Reader's View: This August, focus on your vision

READER'S VIEW: CATARACTS

August 12, 2013 

Think about what your vision allows you to accomplish every day. It allows you to independently perform activities. It allows you to safely travel from one point to another. And perhaps best of all, it allows you to appreciate the people and things around you.

It is unsurprising, then, that nearly 80 percent of surveyed Americans believe that their vision is the most vital of all five senses. However, as we get older, cataracts threaten to destroy it. But they don't have to.

Cataract development is part of the normal aging process, though there are other health conditions and lifestyle factors that may result in cataracts at a younger age, such as family history, radiation, high blood pressure and obesity. One in six Americans over the age of 40 is affected by cataracts. By age 75, roughly 70 percent of people will have cataracts.

August is Cataract Awareness Month, making it the ideal time to learn more about this ailment and how to protect yourself from its debilitating effects.

A cataract is the clouding of the natural lens, a light-sensitive tissue that helps focus an image on the retina, which results in distorted or blurred images. If left untreated, cataracts not only impair your vision, they may even cause blindness.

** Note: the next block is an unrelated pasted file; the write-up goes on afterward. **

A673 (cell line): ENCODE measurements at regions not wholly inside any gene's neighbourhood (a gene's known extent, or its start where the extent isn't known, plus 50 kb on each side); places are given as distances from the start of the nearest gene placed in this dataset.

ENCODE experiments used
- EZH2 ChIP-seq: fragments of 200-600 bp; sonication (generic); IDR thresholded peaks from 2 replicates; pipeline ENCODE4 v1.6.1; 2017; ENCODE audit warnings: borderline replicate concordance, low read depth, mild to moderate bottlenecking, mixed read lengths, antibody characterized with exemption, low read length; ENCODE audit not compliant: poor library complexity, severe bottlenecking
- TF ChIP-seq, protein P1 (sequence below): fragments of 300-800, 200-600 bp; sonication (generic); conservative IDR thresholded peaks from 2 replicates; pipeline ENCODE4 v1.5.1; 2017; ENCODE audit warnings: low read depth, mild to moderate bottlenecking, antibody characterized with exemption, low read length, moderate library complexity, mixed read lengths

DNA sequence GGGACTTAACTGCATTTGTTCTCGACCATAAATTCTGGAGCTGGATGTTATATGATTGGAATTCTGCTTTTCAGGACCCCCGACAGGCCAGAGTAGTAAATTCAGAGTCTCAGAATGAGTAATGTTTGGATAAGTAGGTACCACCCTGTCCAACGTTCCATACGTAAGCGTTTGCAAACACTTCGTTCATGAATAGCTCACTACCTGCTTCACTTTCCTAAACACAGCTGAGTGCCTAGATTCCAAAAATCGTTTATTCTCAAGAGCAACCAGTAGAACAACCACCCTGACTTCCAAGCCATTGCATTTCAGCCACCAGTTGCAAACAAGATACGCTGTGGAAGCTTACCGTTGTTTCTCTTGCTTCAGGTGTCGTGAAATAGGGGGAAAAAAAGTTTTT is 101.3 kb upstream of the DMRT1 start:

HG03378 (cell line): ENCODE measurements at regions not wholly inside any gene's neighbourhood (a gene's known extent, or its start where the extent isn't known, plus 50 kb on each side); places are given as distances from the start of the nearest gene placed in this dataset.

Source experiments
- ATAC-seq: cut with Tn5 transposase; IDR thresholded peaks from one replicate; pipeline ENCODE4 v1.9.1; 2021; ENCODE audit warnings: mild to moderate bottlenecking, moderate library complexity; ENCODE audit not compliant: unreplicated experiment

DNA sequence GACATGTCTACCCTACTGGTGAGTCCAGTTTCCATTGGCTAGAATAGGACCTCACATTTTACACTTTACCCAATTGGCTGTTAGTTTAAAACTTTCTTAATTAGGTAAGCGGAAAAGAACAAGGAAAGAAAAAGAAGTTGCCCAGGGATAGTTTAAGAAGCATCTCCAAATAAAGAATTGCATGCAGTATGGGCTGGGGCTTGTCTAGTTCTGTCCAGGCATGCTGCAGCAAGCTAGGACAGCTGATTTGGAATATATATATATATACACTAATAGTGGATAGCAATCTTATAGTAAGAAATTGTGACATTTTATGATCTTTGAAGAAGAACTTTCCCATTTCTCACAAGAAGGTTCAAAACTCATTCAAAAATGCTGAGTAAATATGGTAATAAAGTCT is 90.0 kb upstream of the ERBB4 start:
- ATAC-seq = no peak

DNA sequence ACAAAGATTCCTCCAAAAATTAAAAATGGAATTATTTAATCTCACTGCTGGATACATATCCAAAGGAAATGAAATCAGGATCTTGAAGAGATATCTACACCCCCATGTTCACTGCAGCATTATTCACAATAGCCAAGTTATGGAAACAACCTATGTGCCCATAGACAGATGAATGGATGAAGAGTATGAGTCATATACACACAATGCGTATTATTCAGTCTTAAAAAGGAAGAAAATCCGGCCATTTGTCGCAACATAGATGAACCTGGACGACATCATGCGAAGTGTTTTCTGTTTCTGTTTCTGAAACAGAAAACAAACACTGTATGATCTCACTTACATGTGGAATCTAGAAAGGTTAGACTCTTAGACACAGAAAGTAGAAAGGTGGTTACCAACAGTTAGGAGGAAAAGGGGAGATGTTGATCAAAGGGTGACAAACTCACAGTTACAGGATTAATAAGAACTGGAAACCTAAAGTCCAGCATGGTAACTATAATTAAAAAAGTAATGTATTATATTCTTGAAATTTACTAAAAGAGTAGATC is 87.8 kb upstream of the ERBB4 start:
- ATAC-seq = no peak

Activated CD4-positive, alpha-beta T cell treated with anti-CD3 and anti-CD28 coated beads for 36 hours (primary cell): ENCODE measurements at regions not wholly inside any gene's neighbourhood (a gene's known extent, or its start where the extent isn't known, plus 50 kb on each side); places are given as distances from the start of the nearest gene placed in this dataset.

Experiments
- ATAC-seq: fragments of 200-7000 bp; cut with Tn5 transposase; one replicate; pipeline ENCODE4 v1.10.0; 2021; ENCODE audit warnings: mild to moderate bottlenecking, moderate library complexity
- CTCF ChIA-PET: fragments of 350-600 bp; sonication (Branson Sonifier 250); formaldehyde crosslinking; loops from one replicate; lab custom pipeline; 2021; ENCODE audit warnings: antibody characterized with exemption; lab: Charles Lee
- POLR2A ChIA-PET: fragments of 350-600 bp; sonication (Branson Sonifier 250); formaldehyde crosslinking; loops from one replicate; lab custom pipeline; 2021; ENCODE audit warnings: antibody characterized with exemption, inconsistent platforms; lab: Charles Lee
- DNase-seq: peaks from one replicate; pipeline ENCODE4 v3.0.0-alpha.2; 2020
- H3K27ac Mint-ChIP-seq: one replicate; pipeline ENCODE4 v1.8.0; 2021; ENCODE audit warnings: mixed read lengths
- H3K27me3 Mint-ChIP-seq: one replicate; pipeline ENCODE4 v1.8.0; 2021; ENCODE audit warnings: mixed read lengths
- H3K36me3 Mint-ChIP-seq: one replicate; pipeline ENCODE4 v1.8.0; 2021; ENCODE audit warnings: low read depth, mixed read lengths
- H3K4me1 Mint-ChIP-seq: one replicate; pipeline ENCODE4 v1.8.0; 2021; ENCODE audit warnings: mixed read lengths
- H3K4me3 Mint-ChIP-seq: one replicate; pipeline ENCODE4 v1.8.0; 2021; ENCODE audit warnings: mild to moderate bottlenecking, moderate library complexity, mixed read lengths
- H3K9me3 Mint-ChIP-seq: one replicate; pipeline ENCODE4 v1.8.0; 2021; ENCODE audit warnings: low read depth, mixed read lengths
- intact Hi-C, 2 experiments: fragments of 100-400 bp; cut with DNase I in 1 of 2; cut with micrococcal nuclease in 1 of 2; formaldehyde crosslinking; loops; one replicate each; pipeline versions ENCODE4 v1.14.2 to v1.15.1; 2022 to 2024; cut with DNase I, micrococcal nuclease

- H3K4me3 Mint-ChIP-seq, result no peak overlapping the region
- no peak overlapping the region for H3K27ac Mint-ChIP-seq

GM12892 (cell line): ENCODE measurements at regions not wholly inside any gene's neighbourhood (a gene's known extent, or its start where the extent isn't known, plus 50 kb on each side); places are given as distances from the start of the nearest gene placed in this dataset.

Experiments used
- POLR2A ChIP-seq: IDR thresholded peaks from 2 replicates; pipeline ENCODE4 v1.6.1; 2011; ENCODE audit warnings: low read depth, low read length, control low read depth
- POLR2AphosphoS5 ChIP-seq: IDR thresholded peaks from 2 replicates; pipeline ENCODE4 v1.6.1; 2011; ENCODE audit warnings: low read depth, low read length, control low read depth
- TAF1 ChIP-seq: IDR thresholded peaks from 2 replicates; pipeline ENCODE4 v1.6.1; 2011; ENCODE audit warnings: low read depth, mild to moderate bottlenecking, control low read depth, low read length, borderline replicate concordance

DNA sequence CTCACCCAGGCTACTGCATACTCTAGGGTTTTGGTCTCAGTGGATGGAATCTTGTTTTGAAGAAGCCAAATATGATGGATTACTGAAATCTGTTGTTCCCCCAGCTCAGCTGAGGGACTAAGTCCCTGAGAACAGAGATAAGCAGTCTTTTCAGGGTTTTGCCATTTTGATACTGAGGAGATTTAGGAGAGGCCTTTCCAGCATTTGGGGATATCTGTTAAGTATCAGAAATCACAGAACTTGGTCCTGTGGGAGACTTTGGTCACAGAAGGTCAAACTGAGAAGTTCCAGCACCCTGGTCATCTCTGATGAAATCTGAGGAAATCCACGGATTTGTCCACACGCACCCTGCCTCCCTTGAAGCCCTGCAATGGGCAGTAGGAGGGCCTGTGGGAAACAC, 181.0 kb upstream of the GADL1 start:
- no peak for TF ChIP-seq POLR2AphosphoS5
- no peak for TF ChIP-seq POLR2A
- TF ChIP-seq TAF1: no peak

Getting your vision checked out is about more than just seeing clearly; it is about improving your life. The hazy, cloudy or blurred vision that might result from cataracts can make it hard to see signs, traffic, people and even movies. Halos around bright lights are a common symptom of cataracts, making night driving nearly impossible. Cataracts are even the most frequent culprit in severe fractures from falls or accidents. Ultimately, scheduling an appointment with a licensed eye doctor is about retaining your independence and staying healthy.

Cataract surgery has become an easy treatment option for most patients, but many fear the worst. From start to finish, the entire process usually takes no more than two hours, while the actual procedure lasts only 15 to 20 minutes. One of the most common reactions I hear post-surgery is, "I wish I would have done this sooner." It is a nearly pain-free process and can even reduce a patient's dependence on glasses. In fact, it's one of the most common surgeries performed in the country.

If you are experiencing problems with your vision, now is the time to be proactive. You can start by learning more about cataracts and other eye conditions, treatment options and how to find a physician near you at YourSightMatters.com. Your vision is too precious to waste.

Mark Boerner, M.D, is a surgeon at Eagle Eye Surgery & Laser Center in Meridian.

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